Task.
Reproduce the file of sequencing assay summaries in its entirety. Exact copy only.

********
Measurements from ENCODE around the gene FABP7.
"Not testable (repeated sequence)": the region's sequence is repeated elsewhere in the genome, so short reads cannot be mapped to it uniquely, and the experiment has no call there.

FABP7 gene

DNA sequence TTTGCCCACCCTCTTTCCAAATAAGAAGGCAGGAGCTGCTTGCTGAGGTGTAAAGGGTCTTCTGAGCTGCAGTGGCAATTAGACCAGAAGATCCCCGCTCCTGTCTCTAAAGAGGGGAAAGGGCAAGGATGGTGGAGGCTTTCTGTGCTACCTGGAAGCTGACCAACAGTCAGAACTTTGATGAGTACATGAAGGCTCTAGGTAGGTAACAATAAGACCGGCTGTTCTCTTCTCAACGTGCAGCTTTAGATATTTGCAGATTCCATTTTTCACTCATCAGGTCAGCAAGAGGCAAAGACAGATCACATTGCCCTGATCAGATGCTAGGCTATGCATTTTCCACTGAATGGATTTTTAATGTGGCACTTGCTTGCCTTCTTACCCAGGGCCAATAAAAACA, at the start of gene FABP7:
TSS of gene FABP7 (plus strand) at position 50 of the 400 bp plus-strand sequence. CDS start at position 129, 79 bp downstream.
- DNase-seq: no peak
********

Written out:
Measurements from ENCODE around the gene FABP7.
"Not testable (repeated sequence)": the region's sequence is repeated elsewhere in the genome, so short reads cannot be mapped to it uniquely, and the experiment has no call there.

FABP7 gene

DNA sequence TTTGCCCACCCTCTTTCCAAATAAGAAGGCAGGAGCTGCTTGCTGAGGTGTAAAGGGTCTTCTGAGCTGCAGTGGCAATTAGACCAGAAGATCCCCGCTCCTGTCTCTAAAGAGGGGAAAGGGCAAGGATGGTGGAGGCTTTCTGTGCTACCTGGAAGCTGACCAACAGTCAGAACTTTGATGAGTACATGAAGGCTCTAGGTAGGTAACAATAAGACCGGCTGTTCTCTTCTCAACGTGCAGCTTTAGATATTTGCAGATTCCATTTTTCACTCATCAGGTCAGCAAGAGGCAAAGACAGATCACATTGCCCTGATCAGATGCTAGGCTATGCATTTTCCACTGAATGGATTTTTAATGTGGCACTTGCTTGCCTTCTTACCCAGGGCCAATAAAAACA, at the start of gene FABP7:
TSS of gene FABP7 (plus strand) at position 50 of the 400 bp plus-strand sequence. CDS start at position 129, 79 bp downstream.
- DNase-seq: no peak